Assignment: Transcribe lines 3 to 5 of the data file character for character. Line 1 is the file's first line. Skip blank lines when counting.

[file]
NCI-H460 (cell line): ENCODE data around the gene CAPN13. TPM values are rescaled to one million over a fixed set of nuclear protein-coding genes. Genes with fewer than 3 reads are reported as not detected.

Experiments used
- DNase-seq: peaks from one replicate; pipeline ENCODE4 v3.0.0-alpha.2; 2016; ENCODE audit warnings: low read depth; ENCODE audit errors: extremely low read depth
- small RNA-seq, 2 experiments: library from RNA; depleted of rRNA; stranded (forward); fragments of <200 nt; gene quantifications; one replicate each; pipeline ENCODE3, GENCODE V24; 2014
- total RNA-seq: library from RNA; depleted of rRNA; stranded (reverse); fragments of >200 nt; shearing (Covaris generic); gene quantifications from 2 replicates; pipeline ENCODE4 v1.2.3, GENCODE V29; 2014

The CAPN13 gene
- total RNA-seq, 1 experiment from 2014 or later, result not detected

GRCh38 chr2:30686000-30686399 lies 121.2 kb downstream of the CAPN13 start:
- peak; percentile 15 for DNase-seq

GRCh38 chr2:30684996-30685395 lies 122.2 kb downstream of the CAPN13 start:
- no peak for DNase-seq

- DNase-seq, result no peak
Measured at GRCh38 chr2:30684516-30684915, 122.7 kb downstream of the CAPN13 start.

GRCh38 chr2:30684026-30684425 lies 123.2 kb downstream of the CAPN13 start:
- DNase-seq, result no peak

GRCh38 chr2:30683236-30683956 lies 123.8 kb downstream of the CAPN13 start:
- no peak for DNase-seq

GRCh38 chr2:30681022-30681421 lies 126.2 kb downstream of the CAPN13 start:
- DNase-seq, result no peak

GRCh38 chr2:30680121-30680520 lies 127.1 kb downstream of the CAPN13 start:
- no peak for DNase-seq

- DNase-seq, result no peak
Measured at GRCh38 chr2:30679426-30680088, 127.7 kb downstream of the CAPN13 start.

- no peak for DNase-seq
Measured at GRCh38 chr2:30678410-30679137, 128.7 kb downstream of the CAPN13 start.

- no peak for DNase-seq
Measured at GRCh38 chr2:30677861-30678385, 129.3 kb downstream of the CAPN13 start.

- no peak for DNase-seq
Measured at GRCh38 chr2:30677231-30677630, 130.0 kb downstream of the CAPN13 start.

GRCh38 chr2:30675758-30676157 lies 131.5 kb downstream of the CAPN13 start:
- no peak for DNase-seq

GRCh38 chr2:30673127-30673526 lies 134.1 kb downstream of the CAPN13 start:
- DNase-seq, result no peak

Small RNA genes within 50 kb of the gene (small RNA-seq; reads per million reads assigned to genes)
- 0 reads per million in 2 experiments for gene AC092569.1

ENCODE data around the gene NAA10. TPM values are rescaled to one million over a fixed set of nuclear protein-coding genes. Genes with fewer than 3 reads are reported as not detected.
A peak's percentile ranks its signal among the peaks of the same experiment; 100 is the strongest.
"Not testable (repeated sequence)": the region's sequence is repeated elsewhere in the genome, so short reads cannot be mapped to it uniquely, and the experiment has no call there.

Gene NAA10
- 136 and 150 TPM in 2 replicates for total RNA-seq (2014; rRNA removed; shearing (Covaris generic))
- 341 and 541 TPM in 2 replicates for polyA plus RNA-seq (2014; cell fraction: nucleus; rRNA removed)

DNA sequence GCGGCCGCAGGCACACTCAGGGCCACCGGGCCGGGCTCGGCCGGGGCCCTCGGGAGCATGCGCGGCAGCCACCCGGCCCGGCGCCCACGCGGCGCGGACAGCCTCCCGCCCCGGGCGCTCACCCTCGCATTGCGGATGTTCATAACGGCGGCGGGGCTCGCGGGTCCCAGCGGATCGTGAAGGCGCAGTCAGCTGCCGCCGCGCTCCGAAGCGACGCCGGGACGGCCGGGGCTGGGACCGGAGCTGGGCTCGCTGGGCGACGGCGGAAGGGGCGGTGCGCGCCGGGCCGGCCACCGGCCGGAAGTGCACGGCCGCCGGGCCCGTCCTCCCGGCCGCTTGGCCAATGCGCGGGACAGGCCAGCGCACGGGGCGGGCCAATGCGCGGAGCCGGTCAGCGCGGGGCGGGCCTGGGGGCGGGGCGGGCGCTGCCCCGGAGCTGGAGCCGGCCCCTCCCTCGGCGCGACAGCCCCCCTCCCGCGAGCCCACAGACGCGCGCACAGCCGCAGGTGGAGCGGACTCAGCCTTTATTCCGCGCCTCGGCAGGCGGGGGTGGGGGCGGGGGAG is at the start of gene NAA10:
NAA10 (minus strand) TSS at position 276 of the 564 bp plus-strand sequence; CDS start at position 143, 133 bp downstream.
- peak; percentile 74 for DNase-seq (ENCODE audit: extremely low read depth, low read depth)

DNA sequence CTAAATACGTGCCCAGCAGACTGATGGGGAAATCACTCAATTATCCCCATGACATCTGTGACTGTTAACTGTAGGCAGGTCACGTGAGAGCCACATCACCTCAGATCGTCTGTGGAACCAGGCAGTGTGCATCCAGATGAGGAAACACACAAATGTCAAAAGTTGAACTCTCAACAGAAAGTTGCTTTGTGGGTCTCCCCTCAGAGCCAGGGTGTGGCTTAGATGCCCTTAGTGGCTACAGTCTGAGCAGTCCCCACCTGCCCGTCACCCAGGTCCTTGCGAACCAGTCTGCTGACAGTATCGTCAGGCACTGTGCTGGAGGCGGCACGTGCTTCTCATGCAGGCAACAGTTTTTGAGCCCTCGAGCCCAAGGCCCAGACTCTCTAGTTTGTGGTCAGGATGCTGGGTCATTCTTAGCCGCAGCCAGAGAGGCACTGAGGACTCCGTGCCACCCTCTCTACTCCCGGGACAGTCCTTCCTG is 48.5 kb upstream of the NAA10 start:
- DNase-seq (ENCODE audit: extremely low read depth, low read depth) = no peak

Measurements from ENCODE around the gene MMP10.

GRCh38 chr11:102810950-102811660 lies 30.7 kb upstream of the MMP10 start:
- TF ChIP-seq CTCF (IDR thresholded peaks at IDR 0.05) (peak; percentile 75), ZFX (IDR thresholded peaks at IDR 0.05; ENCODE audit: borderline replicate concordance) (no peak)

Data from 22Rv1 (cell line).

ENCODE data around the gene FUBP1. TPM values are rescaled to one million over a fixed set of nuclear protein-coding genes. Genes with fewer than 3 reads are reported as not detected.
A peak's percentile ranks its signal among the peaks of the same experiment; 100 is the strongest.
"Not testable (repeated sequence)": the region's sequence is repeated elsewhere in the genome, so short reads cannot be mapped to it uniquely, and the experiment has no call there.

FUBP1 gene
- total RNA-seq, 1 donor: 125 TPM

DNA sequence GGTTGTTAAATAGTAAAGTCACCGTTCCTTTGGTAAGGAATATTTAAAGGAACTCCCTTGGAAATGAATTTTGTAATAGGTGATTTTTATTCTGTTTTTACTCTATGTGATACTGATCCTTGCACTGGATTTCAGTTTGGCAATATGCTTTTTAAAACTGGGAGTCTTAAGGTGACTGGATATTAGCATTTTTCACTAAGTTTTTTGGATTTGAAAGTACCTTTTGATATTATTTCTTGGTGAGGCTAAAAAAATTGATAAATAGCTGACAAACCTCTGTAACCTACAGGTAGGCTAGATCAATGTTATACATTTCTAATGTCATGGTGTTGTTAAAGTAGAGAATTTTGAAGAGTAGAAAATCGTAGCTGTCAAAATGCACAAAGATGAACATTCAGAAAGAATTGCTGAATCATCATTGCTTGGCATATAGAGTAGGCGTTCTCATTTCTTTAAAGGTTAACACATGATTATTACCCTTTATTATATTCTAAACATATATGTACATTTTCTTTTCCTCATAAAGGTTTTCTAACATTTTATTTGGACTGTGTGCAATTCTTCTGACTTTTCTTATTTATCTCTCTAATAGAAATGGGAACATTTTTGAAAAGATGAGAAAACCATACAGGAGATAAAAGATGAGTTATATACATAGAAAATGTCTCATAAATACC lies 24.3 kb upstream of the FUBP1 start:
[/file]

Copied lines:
- DNase-seq: peaks from one replicate; pipeline ENCODE4 v3.0.0-alpha.2; 2016; ENCODE audit warnings: low read depth; ENCODE audit errors: extremely low read depth
- small RNA-seq, 2 experiments: library from RNA; depleted of rRNA; stranded (forward); fragments of <200 nt; gene quantifications; one replicate each; pipeline ENCODE3, GENCODE V24; 2014
- total RNA-seq: library from RNA; depleted of rRNA; stranded (reverse); fragments of >200 nt; shearing (Covaris generic); gene quantifications from 2 replicates; pipeline ENCODE4 v1.2.3, GENCODE V29; 2014